(COMMON DREAMS) Jessica Corbett, June 18, 2018 — In yet another case of the Trump administration delivering a dangerous blow to public health protections by catering to the chemical industry’s demands, the New York Times reports that the Environmental Protection Agency is scaling back how it evaluates the safety risks of potentially toxic substances.
Citing some 1,500 documents recently released by the agency, Times reporter Eric Lipton explains:
Under a law passed by Congress during the final year of the Obama administration, the EPA was required for the first time to evaluate hundreds of potentially toxic chemicals and determine if they should face new restrictions, or even be removed from the market. The chemicals include many in everyday use, such as dry-cleaning solvents, paint strippers, and substances used in health and beauty products like shampoos and cosmetics.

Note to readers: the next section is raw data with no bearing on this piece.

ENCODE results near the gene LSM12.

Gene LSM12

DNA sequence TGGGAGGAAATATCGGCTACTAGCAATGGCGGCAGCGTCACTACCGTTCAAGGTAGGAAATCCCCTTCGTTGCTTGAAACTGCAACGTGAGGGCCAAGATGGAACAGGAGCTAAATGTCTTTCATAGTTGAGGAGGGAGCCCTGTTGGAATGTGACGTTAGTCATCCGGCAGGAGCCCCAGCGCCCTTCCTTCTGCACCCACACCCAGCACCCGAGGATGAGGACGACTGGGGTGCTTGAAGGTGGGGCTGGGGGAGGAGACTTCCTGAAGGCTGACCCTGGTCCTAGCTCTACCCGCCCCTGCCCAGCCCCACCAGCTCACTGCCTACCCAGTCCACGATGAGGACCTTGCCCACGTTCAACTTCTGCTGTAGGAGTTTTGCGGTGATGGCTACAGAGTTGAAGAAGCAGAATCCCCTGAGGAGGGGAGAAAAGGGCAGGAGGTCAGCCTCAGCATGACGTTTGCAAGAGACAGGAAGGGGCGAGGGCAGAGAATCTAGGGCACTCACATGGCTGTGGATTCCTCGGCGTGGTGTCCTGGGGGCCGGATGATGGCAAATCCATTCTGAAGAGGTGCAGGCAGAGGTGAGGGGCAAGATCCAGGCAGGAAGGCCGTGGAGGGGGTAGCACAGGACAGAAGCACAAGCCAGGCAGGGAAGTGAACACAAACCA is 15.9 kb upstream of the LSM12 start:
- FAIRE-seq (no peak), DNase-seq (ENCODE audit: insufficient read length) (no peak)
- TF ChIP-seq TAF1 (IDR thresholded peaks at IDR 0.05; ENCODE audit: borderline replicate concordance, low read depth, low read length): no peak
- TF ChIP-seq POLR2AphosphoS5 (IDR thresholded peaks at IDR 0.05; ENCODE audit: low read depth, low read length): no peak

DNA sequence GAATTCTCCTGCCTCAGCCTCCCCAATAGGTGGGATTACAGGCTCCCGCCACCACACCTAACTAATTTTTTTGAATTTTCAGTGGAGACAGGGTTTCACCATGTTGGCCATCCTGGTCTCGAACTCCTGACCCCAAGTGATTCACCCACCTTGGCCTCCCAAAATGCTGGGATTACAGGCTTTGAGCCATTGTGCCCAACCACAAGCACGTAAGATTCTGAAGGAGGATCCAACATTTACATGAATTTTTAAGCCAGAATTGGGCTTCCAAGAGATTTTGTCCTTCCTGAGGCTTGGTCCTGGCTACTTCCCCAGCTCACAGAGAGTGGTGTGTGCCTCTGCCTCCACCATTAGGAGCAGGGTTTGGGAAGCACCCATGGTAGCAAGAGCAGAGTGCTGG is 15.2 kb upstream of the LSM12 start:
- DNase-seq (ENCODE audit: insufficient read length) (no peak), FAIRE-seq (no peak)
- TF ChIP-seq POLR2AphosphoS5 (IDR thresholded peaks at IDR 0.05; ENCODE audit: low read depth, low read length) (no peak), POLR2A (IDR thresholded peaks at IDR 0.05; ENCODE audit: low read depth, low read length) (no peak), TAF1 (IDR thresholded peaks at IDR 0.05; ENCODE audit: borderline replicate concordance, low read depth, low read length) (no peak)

But as it moves forward reviewing the first batch of 10 chemicals, the EPA has in most cases decided to exclude from its calculations any potential exposure caused by the substances’ presence in the air, the ground, or water. …Instead, the agency will focus on possible harm caused by direct contact with a chemical in the workplace or elsewhere. The approach means that the improper disposal of chemicals—leading to the contamination of drinking water, for instance—will often not be a factor in deciding whether to restrict or ban them.
“This decision is shameful, outrageous,” tweeted Fred Krupp, president of the Environmental Defense Fund.